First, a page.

Four indigenous children, including an 11-month-old baby, have been found alive in the dense Colombian Amazon following a plane crash more than two weeks ago, President Gustavo Petro said Wednesday, declaring “joy for the country”.
Petro shared the news on Twitter, saying the children had been discovered after “heavy search efforts” by the military.
Authorities had deployed more than 100 soldiers with sniffer dogs to search for the minors traveling on a plane that crashed on May 1, killing three adults.
Rescuers believe the children – including 13, 9 and 4 years old in addition to the 11-month-old – have been roaming the jungle in the southern department of Caqueta since the crash.
Earlier on Wednesday, the armed forces said search efforts were intensified after rescuers came across a “shelter built in an improvised manner using sticks and branches” that led them to believe there were survivors.
Photos released by the armed forces showed a pair of scissors and a hair tie tucked between branches on the jungle floor.
Earlier, a drinking bottle for a baby and a half-eaten piece of fruit had already been found.
On Monday and Tuesday, soldiers found the bodies of the pilot and two adults who had flown from a jungle location to San Jose del Guaviare, one of the main cities in the Colombian Amazon rainforest.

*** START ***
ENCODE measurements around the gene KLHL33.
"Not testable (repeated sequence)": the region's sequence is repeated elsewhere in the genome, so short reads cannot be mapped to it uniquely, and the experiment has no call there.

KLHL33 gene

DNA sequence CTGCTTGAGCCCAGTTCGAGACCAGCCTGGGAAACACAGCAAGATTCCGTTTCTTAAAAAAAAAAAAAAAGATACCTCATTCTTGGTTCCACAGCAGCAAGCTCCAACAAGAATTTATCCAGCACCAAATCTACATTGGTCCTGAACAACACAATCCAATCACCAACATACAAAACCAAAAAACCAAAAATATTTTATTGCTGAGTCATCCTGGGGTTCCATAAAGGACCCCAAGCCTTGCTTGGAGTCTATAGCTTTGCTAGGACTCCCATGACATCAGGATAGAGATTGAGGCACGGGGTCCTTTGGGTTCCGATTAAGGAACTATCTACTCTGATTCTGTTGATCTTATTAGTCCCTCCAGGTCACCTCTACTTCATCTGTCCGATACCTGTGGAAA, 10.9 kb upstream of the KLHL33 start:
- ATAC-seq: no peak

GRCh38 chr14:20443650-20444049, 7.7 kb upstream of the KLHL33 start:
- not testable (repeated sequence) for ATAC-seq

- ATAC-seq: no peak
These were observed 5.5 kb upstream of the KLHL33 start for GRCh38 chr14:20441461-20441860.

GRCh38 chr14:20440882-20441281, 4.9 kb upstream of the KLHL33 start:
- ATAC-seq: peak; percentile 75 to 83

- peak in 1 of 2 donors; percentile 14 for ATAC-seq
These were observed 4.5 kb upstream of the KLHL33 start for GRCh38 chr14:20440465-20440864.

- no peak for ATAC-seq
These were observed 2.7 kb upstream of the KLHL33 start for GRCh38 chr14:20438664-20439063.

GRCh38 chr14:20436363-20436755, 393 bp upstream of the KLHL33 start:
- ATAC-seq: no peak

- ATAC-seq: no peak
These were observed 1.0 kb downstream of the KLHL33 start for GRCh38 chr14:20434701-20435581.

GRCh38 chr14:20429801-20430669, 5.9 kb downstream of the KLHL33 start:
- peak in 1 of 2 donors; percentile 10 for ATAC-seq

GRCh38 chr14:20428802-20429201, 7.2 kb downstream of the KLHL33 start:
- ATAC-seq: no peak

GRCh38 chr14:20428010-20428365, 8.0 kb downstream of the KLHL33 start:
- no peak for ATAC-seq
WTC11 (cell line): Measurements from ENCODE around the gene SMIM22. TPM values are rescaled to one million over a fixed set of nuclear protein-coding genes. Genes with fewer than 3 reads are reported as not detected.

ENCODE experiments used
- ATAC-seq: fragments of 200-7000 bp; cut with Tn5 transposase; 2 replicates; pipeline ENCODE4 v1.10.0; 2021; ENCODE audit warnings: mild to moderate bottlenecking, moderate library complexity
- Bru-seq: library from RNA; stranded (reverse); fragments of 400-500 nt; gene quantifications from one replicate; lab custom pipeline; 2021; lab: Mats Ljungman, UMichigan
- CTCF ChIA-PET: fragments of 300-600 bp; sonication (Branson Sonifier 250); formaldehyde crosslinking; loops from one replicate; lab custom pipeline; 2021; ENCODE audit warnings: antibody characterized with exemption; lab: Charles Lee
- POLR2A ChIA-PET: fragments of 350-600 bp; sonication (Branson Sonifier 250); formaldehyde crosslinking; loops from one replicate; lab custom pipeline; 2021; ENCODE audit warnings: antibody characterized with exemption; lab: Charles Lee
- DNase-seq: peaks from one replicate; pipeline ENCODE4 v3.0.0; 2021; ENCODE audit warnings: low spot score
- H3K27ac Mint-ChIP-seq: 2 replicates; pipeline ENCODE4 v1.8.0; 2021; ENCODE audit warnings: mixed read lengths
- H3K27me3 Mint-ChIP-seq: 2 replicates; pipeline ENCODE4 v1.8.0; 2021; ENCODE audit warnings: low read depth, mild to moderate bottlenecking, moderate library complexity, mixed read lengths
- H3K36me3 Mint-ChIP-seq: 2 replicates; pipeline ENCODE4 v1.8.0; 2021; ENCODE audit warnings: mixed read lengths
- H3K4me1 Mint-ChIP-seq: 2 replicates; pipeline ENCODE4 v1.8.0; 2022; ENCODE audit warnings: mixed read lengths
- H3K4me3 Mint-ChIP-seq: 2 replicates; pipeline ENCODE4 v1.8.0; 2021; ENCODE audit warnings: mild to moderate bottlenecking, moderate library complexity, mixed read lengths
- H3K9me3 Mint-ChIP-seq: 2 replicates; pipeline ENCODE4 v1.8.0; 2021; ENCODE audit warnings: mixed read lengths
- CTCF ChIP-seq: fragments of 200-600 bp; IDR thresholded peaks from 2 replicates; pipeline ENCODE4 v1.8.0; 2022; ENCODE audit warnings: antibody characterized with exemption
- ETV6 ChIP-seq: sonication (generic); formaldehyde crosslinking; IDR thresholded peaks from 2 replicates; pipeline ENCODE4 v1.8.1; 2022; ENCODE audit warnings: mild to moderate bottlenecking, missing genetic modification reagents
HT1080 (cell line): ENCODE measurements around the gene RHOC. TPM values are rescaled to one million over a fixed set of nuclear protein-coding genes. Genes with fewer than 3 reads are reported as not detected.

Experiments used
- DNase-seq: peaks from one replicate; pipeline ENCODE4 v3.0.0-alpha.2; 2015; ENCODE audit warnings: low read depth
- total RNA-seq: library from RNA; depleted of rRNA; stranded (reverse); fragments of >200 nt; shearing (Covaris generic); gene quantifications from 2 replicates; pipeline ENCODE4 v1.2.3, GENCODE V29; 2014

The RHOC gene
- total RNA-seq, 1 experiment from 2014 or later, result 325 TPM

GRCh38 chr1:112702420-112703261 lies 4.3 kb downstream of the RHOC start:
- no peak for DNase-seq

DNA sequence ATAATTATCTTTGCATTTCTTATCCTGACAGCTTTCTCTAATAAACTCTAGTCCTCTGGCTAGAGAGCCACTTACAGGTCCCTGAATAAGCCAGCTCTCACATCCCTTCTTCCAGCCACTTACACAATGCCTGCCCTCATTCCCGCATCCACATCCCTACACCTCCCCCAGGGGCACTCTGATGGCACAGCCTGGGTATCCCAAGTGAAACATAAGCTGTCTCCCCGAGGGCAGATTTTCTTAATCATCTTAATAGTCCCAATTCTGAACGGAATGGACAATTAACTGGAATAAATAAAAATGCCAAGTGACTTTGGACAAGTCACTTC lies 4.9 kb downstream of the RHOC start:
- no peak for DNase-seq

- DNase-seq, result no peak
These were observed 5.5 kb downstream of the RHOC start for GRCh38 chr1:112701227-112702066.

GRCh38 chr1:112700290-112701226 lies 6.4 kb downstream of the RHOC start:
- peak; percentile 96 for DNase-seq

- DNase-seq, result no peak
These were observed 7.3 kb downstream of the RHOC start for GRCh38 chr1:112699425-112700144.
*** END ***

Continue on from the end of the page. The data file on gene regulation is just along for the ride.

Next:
One of the dead passengers, Ranoque Mucutuy, was the mother of four children, who belong to the Huitoto ethnicity.
Giant trees that can grow up to 40 meters in height, wild animals and heavy rainfall made the quest of “Operation Hope” difficult.
Three helicopters have been deployed to assist, one of which broadcast a recorded message from the children’s grandmother in the Huitoto language telling them to stop trekking through the jungle.
Authorities have not indicated what caused the plane crash.
The pilot had reported engine problems minutes before the plane disappeared from radar, Colombia’s disaster response agency said.
It is a region with few roads and also difficult to access by river, so air travel is common.
The Huitoto, also spelled Witoto, are known for living in harmony with the remote jungle and for their hunting, fishing, and gathering skills that may have helped the children survive.
Exploitation, disease and assimilation have greatly reduced the population over many decades.
Petro, who announced the bailout, is Colombia’s first leftist president.
He came to power last August but was unable to implement the fundamental reforms in labor law, health care, pensions and the judiciary that he promised during his campaign.
(This story has not been edited by DailyExpertNews staff and is auto-generated from a syndicated feed.)